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Crypto-asset regulation: The FSRA has changed how it regulates crypto-asset activities conducted in or from the ADGM. The term “Virtual Assets” is now used to describe crypto-assets and specified activities related to Virtual Assets are regulated within existing categories of activities.

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DIFC

Covid-19 relief measures and Business Stimulus Initiative: The DIFC introduced short-term measures between April and June to help companies in the DIFC deal with the immediate challenges presented by the Covid-19 pandemic, with changes to fees and filing rules. Employment arrangements and the rules on wrongful trading for directors were adjusted until the end of July.

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Payment services regulation: The Dubai Financial Services Authority (DFSA) introduced a series of updates to its Rulebook modules to revise its regime for “Providing Money Services” in the DIFC. Under the new regime, “Arranging and Advising on Money Services” is regulated as a new type of financial service and a wider range of payment services activities are permitted.

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SME listing: Small and medium-sized entities (SMEs) can now list their shares on NASDAQ Dubai and the Dubai Mercantile Exchange under a new regulatory regime. The regime introduces lighter touch standards for SMEs than under the existing DFSA regime.

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Suitability requirements for Professional Clients: The DFSA introduced revised rules on suitability assessments of financial products for “Professional Clients”. It is no longer possible for Authorised Firms to not carry out any suitability assessment at all and limited suitability assessments are restricted. Many changes are to align with the European Union’s Markets in Financial Instruments Directive 2014 (MiFID II).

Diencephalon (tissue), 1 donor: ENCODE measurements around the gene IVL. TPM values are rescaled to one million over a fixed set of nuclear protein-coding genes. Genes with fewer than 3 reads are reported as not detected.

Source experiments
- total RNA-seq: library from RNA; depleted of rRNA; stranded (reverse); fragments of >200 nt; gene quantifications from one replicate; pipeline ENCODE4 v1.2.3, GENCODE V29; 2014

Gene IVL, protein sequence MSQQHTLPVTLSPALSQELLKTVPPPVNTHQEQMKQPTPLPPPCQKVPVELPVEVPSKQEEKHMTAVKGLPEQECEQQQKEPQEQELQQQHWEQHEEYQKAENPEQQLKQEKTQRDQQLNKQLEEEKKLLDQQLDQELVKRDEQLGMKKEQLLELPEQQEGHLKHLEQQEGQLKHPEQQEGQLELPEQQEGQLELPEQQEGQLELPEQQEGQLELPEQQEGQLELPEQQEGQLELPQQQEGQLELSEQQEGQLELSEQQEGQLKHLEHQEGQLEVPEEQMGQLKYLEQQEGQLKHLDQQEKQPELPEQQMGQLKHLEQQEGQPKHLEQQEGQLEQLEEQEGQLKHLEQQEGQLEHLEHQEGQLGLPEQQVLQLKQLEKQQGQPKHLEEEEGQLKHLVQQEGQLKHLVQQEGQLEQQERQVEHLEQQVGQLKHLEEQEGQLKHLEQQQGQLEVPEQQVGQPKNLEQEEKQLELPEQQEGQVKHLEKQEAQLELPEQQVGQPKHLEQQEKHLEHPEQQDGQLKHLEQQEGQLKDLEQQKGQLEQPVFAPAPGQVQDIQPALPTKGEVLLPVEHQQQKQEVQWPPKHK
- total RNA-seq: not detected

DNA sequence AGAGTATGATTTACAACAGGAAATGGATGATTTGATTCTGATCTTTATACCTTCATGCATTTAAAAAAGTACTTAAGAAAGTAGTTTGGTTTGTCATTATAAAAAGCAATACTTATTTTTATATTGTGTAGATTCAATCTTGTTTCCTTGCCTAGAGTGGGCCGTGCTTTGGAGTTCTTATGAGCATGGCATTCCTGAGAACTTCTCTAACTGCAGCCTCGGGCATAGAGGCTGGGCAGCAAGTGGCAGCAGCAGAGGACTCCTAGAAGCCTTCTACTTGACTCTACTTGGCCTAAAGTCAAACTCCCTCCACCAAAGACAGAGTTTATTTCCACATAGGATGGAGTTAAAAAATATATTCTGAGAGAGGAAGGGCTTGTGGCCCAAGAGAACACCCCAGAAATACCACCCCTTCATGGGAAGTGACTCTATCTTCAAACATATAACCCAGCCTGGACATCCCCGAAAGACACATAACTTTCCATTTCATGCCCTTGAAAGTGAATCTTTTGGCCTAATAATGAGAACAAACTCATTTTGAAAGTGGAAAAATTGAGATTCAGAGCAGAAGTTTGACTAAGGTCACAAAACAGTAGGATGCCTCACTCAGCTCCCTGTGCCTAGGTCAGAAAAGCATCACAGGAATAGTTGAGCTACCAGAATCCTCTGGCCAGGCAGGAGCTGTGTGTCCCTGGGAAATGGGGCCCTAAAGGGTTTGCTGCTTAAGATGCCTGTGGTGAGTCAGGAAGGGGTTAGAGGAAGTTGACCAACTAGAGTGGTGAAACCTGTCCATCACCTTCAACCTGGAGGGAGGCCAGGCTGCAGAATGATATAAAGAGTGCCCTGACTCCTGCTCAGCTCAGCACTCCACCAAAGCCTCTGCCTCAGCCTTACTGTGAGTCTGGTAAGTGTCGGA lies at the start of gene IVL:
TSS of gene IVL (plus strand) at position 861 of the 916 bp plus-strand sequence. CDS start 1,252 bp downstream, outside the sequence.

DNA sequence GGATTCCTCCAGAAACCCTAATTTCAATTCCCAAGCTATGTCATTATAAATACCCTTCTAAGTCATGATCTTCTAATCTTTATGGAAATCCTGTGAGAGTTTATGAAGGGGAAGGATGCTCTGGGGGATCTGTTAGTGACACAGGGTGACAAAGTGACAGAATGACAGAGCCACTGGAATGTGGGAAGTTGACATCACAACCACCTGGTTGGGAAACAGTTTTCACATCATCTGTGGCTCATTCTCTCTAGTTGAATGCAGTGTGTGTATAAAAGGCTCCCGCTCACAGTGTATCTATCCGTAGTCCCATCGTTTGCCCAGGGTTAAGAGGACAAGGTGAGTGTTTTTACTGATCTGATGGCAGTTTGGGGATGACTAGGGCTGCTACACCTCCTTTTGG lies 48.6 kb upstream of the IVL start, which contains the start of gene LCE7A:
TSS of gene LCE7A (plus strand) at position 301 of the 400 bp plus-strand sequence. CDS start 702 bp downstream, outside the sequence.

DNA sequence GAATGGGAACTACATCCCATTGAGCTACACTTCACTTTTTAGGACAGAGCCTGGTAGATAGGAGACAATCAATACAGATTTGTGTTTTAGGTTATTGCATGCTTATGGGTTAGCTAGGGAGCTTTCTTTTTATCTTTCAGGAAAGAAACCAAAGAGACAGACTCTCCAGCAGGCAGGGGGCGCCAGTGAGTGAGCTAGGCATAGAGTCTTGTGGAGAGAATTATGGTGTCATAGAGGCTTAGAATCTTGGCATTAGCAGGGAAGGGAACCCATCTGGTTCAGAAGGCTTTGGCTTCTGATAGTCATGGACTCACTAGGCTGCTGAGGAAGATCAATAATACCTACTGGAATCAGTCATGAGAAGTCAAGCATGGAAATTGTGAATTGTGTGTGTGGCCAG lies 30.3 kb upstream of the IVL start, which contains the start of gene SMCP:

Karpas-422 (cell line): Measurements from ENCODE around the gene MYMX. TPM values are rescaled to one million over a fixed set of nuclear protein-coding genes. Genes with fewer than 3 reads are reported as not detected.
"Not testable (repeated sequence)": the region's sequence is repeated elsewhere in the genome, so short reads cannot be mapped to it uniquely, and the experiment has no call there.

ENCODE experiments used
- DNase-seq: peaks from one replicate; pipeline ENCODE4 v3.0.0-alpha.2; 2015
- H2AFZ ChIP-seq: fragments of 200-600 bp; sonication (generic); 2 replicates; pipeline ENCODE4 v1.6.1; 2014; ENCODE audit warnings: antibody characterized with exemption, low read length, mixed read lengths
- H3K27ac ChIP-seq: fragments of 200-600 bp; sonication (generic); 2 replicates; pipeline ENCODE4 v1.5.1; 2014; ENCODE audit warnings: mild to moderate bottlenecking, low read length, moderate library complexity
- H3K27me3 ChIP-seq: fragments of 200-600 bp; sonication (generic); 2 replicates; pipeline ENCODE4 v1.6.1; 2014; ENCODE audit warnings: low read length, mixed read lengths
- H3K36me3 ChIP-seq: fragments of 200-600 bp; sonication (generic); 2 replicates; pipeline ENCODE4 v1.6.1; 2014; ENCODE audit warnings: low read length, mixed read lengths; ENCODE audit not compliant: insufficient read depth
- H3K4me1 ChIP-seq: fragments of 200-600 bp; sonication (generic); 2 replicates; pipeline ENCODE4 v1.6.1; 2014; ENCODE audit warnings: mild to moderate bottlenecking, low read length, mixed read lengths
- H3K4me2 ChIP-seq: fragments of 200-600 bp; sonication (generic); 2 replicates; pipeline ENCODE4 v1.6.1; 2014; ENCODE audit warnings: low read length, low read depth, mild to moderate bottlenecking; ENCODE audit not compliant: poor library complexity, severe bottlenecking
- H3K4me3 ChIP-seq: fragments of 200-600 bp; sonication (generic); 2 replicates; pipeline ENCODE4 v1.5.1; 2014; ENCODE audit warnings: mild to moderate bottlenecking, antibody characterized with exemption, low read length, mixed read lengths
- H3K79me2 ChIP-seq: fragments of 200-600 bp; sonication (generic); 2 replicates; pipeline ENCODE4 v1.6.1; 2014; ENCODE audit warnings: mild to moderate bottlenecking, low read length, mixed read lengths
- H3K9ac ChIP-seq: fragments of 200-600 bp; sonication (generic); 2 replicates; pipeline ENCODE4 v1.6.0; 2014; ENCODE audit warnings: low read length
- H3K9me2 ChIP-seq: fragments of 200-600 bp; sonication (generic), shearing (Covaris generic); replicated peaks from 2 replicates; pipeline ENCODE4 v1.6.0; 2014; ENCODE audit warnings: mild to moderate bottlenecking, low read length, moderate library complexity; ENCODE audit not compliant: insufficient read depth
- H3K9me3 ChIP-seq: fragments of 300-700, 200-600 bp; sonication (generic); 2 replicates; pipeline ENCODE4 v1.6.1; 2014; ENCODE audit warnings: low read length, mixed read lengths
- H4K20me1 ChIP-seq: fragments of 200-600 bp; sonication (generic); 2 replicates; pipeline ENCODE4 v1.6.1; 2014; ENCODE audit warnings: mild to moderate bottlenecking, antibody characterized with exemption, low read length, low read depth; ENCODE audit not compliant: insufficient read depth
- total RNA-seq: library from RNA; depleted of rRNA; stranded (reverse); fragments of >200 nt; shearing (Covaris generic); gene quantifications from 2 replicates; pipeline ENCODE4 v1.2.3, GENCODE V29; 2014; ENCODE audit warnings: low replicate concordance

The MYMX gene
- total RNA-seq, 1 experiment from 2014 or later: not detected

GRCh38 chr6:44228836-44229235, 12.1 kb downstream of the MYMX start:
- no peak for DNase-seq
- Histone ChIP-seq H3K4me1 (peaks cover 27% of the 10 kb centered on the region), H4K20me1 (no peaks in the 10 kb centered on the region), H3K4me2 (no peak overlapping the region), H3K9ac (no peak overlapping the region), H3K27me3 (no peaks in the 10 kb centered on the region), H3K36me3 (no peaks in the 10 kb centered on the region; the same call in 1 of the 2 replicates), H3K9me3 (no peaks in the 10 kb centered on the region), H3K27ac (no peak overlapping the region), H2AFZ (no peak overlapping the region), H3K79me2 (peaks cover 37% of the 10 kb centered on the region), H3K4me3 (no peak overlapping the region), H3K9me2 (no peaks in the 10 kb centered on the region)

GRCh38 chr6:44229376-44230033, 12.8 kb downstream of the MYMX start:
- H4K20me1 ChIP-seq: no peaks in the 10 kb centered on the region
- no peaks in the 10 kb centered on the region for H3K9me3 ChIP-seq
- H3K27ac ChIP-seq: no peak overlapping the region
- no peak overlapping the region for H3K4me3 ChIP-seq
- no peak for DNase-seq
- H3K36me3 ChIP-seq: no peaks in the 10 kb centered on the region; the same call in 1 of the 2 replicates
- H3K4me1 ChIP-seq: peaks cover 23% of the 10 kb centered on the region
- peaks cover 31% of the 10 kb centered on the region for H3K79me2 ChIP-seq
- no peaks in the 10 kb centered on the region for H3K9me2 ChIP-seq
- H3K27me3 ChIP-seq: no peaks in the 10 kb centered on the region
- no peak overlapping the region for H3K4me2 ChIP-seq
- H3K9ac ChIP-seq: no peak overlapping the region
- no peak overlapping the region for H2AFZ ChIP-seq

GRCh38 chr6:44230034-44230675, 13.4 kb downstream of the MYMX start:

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Prescribed Company regime: The DIFC has expanded the scope of the Prescribed Company regime. Family businesses with a presence in the UAE can now apply to establish a Prescribed Company in the DIFC for the purposes of certain types of business activities, without having a presence in the DIFC.

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DIFC Court refuses to enforce Dubai Court decision: The DIFC Court refused to recognise and enforce an order issued by the Dubai Courts for the first time in the case of YYY Limited v ZZZ Limited [DIFC] 2017 ARB 0051. One of the key points to note from the judgment is that only money judgments (and not declaratory judgments) issued by the Dubai Courts are automatically recognised by the DIFC Courts under the reciprocal enforcement arrangements between the two courts.

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New DIFC start-up accelerator: The DIFC’s FinTech Hive established a new Scale Up accelerator programme for regional FinTech start-up companies.

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DIFC Innovation Licence: A new DIFC Innovation Licence became available for start-ups and entrepreneurs aiming to disrupt the technology and financial sectors.

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Data protection: The DIFC Data Protection Law No.5 of 2020 and new Data Protection Regulations came into force in July. DIFC companies were required to comply with the new regime by October. Aspects of the new framework draw on the European Union’s General Data Protection Regulation.

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UAE